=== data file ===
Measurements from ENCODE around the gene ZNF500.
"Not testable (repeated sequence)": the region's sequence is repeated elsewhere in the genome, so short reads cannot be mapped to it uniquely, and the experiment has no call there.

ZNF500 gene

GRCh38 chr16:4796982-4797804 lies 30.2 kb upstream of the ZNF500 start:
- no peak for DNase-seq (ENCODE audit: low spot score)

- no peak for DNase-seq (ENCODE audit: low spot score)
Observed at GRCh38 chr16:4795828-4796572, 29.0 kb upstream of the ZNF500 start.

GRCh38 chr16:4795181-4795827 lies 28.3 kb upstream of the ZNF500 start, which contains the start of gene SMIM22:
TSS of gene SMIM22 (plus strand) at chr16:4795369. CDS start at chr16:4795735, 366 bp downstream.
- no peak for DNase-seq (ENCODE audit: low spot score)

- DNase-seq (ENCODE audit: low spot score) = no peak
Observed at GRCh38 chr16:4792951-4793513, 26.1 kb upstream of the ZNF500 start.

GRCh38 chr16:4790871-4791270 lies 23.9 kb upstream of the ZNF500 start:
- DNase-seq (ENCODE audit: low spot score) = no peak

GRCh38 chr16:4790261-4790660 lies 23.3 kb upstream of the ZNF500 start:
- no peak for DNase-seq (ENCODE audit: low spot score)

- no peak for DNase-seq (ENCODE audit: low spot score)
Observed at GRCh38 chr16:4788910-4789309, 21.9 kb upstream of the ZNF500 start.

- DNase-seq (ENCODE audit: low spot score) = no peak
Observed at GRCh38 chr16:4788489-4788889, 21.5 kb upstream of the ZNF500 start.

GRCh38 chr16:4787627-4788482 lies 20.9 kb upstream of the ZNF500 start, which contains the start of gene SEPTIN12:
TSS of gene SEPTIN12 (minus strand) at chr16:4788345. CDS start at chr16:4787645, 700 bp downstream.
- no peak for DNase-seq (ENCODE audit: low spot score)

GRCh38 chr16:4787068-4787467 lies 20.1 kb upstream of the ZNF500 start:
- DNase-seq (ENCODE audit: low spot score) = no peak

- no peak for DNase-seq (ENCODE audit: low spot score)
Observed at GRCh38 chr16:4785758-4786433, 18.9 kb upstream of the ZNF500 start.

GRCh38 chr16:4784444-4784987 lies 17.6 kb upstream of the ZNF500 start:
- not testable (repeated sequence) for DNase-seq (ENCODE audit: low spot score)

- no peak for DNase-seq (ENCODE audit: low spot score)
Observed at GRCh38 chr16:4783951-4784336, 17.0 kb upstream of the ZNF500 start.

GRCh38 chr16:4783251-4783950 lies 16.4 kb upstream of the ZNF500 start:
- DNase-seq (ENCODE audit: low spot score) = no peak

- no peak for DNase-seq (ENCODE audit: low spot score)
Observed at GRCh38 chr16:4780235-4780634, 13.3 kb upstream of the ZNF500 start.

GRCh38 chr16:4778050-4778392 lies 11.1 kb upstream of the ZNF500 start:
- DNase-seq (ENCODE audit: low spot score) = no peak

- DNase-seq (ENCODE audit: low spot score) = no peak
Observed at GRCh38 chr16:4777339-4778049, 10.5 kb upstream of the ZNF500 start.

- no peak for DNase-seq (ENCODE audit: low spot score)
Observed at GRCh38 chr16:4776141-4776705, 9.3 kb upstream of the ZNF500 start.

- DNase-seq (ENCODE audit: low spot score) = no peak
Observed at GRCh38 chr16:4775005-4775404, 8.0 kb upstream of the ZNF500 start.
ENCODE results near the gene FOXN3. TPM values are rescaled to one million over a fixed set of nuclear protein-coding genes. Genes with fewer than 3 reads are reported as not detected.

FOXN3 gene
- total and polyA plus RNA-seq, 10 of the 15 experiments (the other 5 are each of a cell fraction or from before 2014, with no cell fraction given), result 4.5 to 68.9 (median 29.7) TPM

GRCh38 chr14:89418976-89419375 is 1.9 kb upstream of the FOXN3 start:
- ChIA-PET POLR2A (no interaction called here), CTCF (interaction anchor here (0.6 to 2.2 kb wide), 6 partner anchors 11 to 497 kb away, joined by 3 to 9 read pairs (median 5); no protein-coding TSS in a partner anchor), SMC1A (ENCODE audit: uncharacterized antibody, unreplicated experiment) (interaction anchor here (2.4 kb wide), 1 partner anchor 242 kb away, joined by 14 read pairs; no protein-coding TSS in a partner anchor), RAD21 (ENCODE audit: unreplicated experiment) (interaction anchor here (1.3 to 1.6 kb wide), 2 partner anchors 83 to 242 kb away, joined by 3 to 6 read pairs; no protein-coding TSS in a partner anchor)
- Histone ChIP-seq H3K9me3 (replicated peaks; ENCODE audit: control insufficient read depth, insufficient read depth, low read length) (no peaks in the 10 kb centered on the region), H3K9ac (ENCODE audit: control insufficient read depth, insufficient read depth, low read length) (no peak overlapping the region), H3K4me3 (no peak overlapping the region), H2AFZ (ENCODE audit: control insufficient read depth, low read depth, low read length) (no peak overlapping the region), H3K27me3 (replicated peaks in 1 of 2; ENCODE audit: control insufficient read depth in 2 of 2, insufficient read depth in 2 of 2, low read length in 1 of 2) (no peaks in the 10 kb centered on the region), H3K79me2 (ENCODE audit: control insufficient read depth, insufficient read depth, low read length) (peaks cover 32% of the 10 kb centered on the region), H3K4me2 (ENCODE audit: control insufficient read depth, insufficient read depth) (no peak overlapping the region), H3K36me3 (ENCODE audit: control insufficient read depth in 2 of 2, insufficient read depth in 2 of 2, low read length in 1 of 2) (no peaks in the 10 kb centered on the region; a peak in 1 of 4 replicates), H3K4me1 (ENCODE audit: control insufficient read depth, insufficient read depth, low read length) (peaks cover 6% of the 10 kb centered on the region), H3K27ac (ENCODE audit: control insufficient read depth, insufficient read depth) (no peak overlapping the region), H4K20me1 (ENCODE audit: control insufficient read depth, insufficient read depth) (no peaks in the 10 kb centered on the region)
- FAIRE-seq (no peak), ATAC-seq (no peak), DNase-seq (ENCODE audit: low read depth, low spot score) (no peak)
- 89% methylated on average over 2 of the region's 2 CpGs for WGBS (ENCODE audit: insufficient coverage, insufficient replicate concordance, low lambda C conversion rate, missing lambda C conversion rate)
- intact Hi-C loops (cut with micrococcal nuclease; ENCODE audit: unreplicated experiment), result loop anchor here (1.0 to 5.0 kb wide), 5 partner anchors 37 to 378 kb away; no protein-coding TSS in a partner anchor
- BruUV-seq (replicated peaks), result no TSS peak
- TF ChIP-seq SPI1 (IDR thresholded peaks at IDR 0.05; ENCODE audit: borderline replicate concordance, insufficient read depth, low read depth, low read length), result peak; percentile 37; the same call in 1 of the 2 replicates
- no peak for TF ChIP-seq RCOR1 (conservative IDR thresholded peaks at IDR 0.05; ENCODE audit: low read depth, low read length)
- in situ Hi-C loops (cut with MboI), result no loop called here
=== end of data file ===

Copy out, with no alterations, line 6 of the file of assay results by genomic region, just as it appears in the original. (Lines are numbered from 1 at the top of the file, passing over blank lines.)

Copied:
- no peak for DNase-seq (ENCODE audit: low spot score)